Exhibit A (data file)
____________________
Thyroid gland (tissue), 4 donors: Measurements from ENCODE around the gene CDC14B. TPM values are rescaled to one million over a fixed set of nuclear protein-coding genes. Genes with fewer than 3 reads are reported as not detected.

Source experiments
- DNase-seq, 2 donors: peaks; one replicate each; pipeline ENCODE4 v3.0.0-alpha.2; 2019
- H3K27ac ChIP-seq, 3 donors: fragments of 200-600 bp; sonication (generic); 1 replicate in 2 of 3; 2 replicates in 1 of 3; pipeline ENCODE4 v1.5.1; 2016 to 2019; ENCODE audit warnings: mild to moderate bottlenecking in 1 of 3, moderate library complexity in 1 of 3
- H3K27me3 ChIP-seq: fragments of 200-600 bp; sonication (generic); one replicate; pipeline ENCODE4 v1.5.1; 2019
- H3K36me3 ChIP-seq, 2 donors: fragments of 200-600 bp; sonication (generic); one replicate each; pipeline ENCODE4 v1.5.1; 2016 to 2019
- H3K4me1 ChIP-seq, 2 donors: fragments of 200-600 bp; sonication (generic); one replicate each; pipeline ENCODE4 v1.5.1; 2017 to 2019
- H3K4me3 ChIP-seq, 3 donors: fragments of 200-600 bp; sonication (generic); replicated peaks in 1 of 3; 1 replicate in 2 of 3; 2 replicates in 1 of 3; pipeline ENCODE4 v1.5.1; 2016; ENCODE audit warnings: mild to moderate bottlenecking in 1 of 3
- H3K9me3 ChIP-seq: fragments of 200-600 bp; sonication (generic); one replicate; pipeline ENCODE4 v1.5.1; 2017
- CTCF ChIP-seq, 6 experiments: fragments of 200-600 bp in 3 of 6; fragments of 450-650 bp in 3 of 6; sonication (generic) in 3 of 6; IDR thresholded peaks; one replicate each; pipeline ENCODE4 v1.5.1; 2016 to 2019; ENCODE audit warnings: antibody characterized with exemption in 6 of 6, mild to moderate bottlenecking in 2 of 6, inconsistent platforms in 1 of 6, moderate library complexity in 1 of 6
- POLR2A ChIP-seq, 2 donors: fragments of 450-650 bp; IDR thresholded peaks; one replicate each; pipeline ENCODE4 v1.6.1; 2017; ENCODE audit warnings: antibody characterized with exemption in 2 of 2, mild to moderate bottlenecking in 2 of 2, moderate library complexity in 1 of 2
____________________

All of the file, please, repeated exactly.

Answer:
Thyroid gland (tissue), 4 donors: Measurements from ENCODE around the gene CDC14B. TPM values are rescaled to one million over a fixed set of nuclear protein-coding genes. Genes with fewer than 3 reads are reported as not detected.

Source experiments
- DNase-seq, 2 donors: peaks; one replicate each; pipeline ENCODE4 v3.0.0-alpha.2; 2019
- H3K27ac ChIP-seq, 3 donors: fragments of 200-600 bp; sonication (generic); 1 replicate in 2 of 3; 2 replicates in 1 of 3; pipeline ENCODE4 v1.5.1; 2016 to 2019; ENCODE audit warnings: mild to moderate bottlenecking in 1 of 3, moderate library complexity in 1 of 3
- H3K27me3 ChIP-seq: fragments of 200-600 bp; sonication (generic); one replicate; pipeline ENCODE4 v1.5.1; 2019
- H3K36me3 ChIP-seq, 2 donors: fragments of 200-600 bp; sonication (generic); one replicate each; pipeline ENCODE4 v1.5.1; 2016 to 2019
- H3K4me1 ChIP-seq, 2 donors: fragments of 200-600 bp; sonication (generic); one replicate each; pipeline ENCODE4 v1.5.1; 2017 to 2019
- H3K4me3 ChIP-seq, 3 donors: fragments of 200-600 bp; sonication (generic); replicated peaks in 1 of 3; 1 replicate in 2 of 3; 2 replicates in 1 of 3; pipeline ENCODE4 v1.5.1; 2016; ENCODE audit warnings: mild to moderate bottlenecking in 1 of 3
- H3K9me3 ChIP-seq: fragments of 200-600 bp; sonication (generic); one replicate; pipeline ENCODE4 v1.5.1; 2017
- CTCF ChIP-seq, 6 experiments: fragments of 200-600 bp in 3 of 6; fragments of 450-650 bp in 3 of 6; sonication (generic) in 3 of 6; IDR thresholded peaks; one replicate each; pipeline ENCODE4 v1.5.1; 2016 to 2019; ENCODE audit warnings: antibody characterized with exemption in 6 of 6, mild to moderate bottlenecking in 2 of 6, inconsistent platforms in 1 of 6, moderate library complexity in 1 of 6
- POLR2A ChIP-seq, 2 donors: fragments of 450-650 bp; IDR thresholded peaks; one replicate each; pipeline ENCODE4 v1.6.1; 2017; ENCODE audit warnings: antibody characterized with exemption in 2 of 2, mild to moderate bottlenecking in 2 of 2, moderate library complexity in 1 of 2